Coinage with images of gods and goddesses dates back to Kushans

Source: The post is based on the article “Coinage with images of gods and goddesses dates back to Kushans” published in The Hindu on 29th October 2022

What is the News?

Delhi Chief Minister has appealed to the Union government and the Prime Minister to print images of Goddess Lakshmi and Lord Ganesh on new currency notes for the country’s “economic prosperity”.

In this context, let us look at the Evolution of the Coinage System in India:

Indus Valley Civilization: The Indus valley civilization of Mohenjo-Daro and Harappa dates back between 2500 BC and 1750 BC. However, there is no consensus on whether the seals excavated from the sites were in fact coins.

Punched marked Coins: The first documented coinage is deemed to start with ‘Punch Marked’ coins issued between the 7th-6th century BC and 1st century AD.

– These coins are called ‘punch-marked’ coins because of their manufacturing technique. Mostly made of silver, these bear symbols, each of which was punched on the coin with a separate punch.

– They are broadly classified into two periods: 1) The first period is attributed to the Janapadas or small local states, 2) The second period is attributed to the Imperial Mauryan period and 3) The motifs found on these coins were mostly drawn from nature like the sun, various animal motifs, trees, hills etc.

Dynastic Coins: The earliest of these coins relate to those of the Indo-Greeks, the Saka-Pahlavas and the Kushans. These coins are generally placed between the 2nd century BC and the 2nd century AD.

Indo Greeks: Hellenistic traditions characterize the silver coins of the Indo-Greeks, with Greek gods and goddesses figuring prominently, apart from the portraits of the issuers.

Sakas: The Saka coinage of the Western Kshatrapas are perhaps the earliest dated coins, the dates being given in the Saka era which commences in AD 78.The Saka era represents the official calendar of the Indian Republic.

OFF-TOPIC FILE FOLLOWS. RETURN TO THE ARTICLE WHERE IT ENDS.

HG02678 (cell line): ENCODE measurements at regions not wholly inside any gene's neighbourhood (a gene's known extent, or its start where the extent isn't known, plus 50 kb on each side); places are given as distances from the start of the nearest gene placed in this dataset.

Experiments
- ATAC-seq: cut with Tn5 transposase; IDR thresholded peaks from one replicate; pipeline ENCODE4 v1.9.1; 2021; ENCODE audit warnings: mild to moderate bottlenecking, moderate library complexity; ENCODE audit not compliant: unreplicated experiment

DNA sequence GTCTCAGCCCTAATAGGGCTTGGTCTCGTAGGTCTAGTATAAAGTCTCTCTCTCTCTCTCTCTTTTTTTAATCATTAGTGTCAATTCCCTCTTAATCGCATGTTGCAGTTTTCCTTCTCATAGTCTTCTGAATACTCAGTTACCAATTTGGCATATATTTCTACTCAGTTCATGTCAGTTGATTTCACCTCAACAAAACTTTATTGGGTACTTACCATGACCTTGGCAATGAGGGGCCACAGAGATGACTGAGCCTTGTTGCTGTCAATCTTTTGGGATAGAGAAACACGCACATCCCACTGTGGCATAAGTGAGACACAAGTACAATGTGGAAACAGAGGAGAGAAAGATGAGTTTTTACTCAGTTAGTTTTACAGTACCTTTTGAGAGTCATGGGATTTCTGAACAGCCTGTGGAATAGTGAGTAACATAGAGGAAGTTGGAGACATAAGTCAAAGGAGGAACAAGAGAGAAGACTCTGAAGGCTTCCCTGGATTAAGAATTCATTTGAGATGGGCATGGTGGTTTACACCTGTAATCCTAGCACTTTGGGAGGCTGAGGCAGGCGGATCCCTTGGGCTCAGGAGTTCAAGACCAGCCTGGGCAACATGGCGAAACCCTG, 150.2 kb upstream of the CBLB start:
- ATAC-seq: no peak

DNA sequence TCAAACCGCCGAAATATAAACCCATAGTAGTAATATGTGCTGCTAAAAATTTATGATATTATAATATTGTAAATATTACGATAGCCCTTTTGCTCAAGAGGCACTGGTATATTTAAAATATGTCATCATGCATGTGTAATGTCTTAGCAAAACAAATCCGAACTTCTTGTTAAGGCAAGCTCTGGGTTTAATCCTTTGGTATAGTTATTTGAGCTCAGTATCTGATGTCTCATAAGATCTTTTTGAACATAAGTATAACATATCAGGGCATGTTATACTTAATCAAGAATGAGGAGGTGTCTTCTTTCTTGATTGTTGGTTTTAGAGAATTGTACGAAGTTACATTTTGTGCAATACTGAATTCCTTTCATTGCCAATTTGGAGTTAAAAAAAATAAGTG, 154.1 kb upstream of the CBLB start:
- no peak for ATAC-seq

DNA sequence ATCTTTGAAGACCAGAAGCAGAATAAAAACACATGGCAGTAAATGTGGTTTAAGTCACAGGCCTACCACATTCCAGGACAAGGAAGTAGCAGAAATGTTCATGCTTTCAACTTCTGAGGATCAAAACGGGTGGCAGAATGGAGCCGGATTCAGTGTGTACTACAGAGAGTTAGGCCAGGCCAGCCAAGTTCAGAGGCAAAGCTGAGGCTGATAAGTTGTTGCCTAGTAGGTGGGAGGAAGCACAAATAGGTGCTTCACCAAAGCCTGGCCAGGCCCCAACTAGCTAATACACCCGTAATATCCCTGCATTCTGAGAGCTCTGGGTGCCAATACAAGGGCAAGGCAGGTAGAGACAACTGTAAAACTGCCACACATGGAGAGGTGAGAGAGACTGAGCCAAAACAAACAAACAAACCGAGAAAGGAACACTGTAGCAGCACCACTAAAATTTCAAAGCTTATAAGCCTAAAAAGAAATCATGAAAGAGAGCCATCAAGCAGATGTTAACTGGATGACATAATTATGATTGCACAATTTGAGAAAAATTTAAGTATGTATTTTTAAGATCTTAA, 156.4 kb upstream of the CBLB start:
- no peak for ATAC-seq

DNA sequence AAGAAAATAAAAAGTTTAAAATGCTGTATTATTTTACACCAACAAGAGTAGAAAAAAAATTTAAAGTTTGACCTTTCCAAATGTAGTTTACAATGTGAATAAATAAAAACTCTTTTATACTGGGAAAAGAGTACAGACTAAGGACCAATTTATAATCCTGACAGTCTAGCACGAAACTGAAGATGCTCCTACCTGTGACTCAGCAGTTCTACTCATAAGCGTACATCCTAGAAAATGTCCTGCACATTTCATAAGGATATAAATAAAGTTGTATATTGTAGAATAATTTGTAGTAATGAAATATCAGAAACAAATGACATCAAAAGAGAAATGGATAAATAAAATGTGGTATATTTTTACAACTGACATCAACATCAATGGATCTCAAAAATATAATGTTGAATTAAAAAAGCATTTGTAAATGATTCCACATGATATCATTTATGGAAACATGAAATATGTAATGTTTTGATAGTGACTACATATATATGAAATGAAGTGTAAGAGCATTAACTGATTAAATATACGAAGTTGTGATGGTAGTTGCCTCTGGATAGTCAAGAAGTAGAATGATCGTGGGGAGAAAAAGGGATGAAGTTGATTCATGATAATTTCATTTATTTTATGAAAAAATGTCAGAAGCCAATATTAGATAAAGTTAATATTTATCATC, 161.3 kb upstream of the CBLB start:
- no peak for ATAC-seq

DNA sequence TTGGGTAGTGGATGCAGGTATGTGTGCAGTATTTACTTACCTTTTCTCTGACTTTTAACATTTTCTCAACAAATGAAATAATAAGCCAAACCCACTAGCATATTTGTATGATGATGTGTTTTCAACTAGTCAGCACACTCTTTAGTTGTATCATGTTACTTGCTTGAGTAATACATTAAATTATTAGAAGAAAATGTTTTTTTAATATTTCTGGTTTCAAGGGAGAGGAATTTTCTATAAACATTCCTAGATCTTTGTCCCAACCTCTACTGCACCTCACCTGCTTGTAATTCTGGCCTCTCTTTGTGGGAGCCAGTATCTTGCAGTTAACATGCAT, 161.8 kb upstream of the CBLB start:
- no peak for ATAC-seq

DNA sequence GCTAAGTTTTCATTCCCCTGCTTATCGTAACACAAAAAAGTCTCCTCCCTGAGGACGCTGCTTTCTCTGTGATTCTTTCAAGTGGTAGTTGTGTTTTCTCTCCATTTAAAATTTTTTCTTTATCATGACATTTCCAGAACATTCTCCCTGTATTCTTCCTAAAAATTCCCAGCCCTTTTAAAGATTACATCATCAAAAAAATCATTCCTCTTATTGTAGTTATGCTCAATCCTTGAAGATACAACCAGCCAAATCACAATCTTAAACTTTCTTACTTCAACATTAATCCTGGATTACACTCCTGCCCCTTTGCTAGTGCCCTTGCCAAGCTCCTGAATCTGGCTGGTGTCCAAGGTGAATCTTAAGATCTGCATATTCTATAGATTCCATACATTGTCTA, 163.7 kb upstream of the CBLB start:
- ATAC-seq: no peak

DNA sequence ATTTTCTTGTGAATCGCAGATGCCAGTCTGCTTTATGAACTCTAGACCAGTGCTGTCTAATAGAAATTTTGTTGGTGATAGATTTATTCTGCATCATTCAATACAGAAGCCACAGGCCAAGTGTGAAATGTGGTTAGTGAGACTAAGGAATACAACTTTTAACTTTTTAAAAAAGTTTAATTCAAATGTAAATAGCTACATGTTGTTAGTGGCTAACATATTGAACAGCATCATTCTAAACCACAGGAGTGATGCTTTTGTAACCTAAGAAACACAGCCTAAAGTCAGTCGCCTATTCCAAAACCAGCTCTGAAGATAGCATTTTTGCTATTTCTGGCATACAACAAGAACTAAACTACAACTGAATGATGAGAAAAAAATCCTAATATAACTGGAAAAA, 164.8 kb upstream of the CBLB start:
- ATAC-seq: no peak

– Kushans: Kushans, who hailed from the Central Asian region were the first to use the image of Goddess Lakshmi on their coins, along with Ardochsho, the Iranic Goddess of wealth. They also depicted Oesho (Shiva), moon deity Miro and Buddha in their coinage.

Satavahana: Their coins were predominantly of copper and lead, however, silver issues are also known. These coins carried the motifs of fauna like elephants, lions, bulls, horses, etc. often juxtaposed against motifs from nature like hills, trees, etc. The silver coins of the Satavahanas carried portraits and bilingual legends, which were inspired by the Kshatrapa types.

Gupta: Gupta coinage (4th-6th centuries AD) followed the tradition of the Kushans, depicting the king on the obverse and a deity on the reverse; the deities were Indian, and the legends were in Brahmi. 

– The earliest Gupta coins are attributed to Samudragupta, Chandragupta II and Kumaragupta and their coins often commemorate dynastic succession as well as significant socio-political events, like marriage alliances, the horse sacrifice or for that matter artistic and personal accomplishments of royal members.

South India Coinage: The symbols and motifs on South Indian coin issues were confined to dynastic crests such as the boar (Chalukya), bull (Pallava), tiger (Chola), fish (Pandya and Alupas), bow and arrow (Cheras) and lion (Hoysala) etc.

Vijayanagara: Vijayanagara kings used coinage with Hindu idols. Harihara –II (1377-1404) introduced coins that had Brahma-Saraswati, Vishnu-Lakshmi and Shiva-Parvati. 

British India: The British East India Co. at Madras Presidency minted coins labelled as the Three Swamy Pagoda, which depicts Lord Balaji flanked by Sridevi and Bhudevi on either side.

Print Friendly and PDF